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Exchange Tokens: What Are They And Do How I Use Them?


With the announcement of Binance’s decision to allow users on the platform to now convert their “dust” to BNB tokens, there are a lot of questions circulating about the BNB token. Not only are people are curious about the token, but other exchange tokens as well. Today, we’re going to take a look at two of the most well-known exchanges with their own tokens: Binance and KuCoin





The first exchange we’ll take a look at is Binance and the BNB token. The BNB token is a specific cryptocurrency used on the platform for a variety of things. The most common usage is for covering fees incurred when trading.


When traders are making a transaction on the exchange, they have two options. First, they can pay a trading fee in the new cryptocurrency they’re trading into. This means that a 0.1% fee will be subtracted from the cryptocurrency you’ve traded into.


For example, if you’re trading for BTC/ETH, then 0.1% of the ETH you would have received will be deducted from your balance (meaning you still get 99.9% of what you traded into).


However, users also have the option to use the BNB token to pay for their fees. The BNB token is another cryptocurrency with a variety of trading pairs on the Binance platform. When using the token to cover fees on the platform, users get a 50% discount, meaning that they only pay 0.05% in fees. This is a temporary feature for now and you can find out more about the fee structure and reduction on the official Binance site here. Additionally, according to the official Binance whitepaper (page 9 if you’re interested), the BNB tokens will also serve a function on the soon-to-come decentralized exchange the team is working on, known as “Binance Chain.”





Sometimes referred to as Binance’s “fiercest rival,” up-and-coming cryptocurrency exchange KuCoin is another big name in the cryptosphere. KuCoin is unique because their exchange cryptocurrency, known as KuCoin Shares (KCS), behaves significantly differently than Binance’s BNB.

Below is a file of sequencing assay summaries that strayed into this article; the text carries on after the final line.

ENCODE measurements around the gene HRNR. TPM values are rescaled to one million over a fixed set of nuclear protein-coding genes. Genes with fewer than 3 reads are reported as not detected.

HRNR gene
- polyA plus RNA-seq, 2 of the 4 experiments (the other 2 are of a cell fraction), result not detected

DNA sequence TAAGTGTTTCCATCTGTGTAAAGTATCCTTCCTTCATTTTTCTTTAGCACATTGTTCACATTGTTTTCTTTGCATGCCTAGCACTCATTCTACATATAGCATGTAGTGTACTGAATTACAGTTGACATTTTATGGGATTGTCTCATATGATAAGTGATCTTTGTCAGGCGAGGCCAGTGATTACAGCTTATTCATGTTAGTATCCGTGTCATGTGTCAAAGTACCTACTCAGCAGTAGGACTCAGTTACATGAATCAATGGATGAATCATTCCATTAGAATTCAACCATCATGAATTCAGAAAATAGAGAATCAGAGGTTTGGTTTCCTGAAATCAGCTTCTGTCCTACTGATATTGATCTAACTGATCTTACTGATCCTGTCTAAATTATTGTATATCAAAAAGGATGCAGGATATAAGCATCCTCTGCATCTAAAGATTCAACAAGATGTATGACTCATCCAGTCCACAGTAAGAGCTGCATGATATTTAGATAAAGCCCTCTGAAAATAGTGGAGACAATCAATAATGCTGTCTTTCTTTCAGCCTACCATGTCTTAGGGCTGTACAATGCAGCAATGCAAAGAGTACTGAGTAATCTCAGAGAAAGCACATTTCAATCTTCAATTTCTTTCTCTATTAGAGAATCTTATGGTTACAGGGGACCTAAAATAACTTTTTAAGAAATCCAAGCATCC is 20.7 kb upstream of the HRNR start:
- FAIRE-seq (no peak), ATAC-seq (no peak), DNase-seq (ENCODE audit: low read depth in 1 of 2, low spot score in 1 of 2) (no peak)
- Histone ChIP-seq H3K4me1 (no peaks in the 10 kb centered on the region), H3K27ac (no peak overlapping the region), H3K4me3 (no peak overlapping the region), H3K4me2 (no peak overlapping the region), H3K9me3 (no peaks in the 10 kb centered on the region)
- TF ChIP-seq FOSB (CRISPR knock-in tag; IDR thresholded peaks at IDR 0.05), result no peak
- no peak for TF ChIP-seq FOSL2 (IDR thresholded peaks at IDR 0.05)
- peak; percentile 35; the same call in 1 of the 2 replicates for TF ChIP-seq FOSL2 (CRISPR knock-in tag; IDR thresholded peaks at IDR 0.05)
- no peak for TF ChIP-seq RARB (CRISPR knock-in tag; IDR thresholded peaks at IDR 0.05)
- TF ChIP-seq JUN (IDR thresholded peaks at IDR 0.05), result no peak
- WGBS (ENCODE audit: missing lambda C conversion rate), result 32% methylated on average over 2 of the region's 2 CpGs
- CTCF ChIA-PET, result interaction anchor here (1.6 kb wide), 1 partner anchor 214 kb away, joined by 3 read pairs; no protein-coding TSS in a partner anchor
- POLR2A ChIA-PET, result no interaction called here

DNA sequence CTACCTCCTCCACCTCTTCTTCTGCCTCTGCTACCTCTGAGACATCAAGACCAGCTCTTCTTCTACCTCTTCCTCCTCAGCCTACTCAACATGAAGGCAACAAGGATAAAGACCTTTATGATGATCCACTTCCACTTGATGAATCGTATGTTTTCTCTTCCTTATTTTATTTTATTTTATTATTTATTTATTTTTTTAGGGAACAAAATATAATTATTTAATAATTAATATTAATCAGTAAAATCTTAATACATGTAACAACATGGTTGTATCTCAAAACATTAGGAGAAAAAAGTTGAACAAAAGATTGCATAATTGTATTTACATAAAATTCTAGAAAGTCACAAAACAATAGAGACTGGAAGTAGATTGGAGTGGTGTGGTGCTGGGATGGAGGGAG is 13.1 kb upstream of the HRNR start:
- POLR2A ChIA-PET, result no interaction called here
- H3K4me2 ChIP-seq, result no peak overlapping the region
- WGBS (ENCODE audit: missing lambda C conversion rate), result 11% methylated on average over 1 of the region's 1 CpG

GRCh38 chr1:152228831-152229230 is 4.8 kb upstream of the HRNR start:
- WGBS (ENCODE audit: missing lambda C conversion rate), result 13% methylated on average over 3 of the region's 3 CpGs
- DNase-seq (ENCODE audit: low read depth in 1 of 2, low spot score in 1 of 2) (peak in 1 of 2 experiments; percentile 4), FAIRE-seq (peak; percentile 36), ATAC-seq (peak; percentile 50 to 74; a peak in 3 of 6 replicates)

KuCoin Shares takes the approach of offering users the same benefits one might experience from holding shares in a company (like stocks but in a much faster-paced environment). The exchange offers KCS for consumers to purchase, then rewards them for holding onto them.


Unlike the BNB token, KuCoin doesn’t use the token to simply cover fees and use as gas for applications. Instead, the coin is used to pay out dividends to shareholders on the exchange. KuCoin calls itself “the people’s exchange” because it’s somewhat of a combination between a co-op and a publicly traded company.


For those holding KCS, the exchange pays out “dividends” based on the number of “shares” (tokens) you hold onto . These dividends come from the trading fees paid on the platform. Theoretically, if you wanted to, you could use the KuCoin exchange to only purchase KCS and then sit and watch as your other accounts grow (slowly) over time.


Each time the exchange pays out dividends, KCS holders get a little of the fees paid by those trading on the platform. You won’t get rich overnight by buying one KCS, but it’s certainly easy to see the appeal!

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